2018 Memorial Day Parade in Gainesville ~ Monday May 28th
After seeking definitive information from several local news sources and the American Legion Post #7 in Gainesville, we learned that the American Legion Post 7’s 2018 Memorial Day parade on Monday, May 28th, will be held rain or shine. Dave Dellinger, one of the parade’s organizers added, “unless there is lightning.”
Dave Dellinger doesn’t want anyone marching with a tuba to be a lightning rod. So, keep an eye on the sky and check the forecast on Monday morning. Gainesville’s Weather Forecast.
Should it not be rained out and the show goes on, the American Legion Post 7’s 2018 Memorial Day Parade officially begins at 10 AM — although folks in the parade have been preparing for weeks.
Starting at 7 AM, marchers will assemble and line-up behind local fire and police departments, and the sponsors of the parade, the American Legion Post 7.
The staging takes place at the First Baptist Church near Gainesville’s screwiest intersection — the Rt 129 & Rt 60 split.
At 10 AM — unless there’s lightning — the parade heads toward downtown, before turning left onto Spring Street and the end of the parade’s trail.
If you’re smart (and you’re dressed for the potential of rain), get there early enough to snag a sweet spot to enjoy the festivities as they roll along down Green Street.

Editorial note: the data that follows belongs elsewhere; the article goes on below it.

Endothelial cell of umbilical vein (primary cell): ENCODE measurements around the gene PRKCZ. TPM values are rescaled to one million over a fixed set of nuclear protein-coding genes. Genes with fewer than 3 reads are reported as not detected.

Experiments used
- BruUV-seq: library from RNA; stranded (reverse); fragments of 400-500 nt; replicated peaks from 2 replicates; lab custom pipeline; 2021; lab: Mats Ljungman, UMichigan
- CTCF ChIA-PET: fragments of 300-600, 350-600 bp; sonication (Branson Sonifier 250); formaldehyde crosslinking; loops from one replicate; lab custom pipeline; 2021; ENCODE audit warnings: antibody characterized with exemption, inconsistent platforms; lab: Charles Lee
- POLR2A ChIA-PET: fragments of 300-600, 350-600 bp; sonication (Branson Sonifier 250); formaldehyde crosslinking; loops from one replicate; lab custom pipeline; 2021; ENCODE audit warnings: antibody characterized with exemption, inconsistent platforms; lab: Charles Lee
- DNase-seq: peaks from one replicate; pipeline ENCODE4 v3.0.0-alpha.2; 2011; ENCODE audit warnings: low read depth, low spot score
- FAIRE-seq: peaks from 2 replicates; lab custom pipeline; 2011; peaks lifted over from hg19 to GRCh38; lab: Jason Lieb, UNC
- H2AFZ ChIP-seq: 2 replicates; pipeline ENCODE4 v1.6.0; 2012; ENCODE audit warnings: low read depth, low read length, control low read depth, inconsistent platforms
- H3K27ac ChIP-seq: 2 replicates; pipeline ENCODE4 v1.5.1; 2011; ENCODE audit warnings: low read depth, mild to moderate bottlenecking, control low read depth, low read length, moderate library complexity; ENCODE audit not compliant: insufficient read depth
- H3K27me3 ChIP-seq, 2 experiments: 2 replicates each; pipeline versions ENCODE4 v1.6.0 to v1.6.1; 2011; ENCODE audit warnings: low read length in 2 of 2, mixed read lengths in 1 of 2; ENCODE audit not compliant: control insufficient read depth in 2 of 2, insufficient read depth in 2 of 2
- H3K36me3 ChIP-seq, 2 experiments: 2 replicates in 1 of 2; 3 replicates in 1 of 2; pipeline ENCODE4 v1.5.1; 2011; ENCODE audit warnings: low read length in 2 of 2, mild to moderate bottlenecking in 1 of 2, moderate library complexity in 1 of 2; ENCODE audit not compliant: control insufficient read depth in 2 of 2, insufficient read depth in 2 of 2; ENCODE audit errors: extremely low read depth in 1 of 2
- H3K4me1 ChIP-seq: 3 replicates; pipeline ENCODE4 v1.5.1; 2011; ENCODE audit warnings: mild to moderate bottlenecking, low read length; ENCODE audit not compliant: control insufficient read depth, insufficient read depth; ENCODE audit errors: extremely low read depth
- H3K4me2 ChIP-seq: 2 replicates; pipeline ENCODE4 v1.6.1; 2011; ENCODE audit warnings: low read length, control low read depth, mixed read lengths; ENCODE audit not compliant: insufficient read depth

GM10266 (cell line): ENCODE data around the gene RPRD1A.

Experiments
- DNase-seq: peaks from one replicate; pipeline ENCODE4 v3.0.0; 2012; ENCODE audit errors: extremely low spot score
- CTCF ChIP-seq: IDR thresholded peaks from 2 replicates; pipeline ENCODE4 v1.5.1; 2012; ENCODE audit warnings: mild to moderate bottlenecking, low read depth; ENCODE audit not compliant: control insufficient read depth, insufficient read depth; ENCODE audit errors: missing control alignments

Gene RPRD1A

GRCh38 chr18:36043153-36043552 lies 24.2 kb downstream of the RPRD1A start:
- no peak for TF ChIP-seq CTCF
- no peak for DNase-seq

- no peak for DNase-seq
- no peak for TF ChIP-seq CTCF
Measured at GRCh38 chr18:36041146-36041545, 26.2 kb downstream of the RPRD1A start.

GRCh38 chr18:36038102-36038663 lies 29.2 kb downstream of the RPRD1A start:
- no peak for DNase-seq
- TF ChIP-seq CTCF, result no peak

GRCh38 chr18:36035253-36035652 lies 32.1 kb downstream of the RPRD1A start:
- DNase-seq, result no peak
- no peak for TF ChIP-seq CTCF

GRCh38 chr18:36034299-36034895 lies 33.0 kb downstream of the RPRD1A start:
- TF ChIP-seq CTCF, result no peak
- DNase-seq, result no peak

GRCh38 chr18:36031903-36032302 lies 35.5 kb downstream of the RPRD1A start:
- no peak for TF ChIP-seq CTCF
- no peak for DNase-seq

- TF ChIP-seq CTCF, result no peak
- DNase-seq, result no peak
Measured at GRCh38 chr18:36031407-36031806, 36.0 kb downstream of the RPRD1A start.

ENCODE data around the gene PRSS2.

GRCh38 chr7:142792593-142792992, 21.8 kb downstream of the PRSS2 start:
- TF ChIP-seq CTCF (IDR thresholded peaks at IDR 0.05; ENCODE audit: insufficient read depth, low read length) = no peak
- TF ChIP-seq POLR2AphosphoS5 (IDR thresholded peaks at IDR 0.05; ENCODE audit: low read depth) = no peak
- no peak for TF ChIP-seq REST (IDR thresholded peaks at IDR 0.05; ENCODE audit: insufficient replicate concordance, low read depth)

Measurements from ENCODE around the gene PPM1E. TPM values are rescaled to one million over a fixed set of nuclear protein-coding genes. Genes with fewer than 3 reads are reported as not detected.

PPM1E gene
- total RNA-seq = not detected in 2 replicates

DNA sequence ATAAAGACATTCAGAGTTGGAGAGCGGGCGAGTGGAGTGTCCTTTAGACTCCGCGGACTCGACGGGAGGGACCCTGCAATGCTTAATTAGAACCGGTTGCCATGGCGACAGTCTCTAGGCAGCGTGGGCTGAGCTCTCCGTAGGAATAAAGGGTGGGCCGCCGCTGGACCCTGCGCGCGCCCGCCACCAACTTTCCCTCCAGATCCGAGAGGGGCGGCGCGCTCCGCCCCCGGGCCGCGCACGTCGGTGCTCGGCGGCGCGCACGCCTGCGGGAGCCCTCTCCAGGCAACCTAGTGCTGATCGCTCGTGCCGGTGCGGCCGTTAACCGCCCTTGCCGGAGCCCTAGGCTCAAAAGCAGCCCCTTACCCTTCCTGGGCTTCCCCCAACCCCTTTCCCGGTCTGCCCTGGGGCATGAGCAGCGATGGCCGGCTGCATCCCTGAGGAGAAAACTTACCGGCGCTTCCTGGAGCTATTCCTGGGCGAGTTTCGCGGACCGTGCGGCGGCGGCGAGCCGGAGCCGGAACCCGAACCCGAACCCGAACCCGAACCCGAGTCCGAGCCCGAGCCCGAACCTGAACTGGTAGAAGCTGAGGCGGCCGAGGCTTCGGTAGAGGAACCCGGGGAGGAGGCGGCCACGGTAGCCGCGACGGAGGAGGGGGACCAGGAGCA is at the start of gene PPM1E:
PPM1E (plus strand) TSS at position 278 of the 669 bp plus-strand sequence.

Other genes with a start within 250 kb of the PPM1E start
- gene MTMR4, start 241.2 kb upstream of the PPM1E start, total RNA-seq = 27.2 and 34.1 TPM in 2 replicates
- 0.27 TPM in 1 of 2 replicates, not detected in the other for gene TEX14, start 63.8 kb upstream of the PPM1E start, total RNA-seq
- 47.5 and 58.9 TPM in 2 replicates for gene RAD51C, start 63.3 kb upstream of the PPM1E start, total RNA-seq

You might not want to get too close to the street when these guys drive by — all for a good cause.
Please Note: Ladies, save that photo for the next time “somebody” makes a joke about women drivers.
If you’ve ever been beaned by candy thrown from a vehicle in the parade, here’s good news. Now, only folks who actually march in the parade can bean you with thrown candy. Progress!
Please take a moment on Memorial Day to reflect on its purpose: to remember those who gave their lives in service to America.
Why We Celebrate Memorial Day
Memorial Day, originally called Decoration Day, is a day of remembrance for those who have died in service of the United States of America. Over two dozen cities and towns claim to be the birthplace of Memorial Day. While Waterloo N.Y. was officially declared the birthplace of Memorial Day by President Lyndon Johnson in May 1966, it’s difficult to prove conclusively the origins of the day.
Regardless of the exact date or location of its origins, one thing is clear – Memorial Day was borne out of the Civil War and a desire to honor our dead. It was officially proclaimed on 5 May 1868 by General John Logan, national commander of the Grand Army of the Republic, in his General Order No. 11.
“The 30th of May, 1868, is designated for the purpose of strewing with flowers, or otherwise decorating the graves of comrades who died in defense of their country during the late rebellion, and whose bodies now lie in almost every city, village and hamlet churchyard in the land,” he proclaimed. The date of Decoration Day, as he called it, was chosen because it wasn’t the anniversary of any particular battle.
On the first Decoration Day, General James Garfield made a speech at Arlington National Cemetery, and 5,000 participants decorated the graves of the 20,000 Union and Confederate soldiers buried there.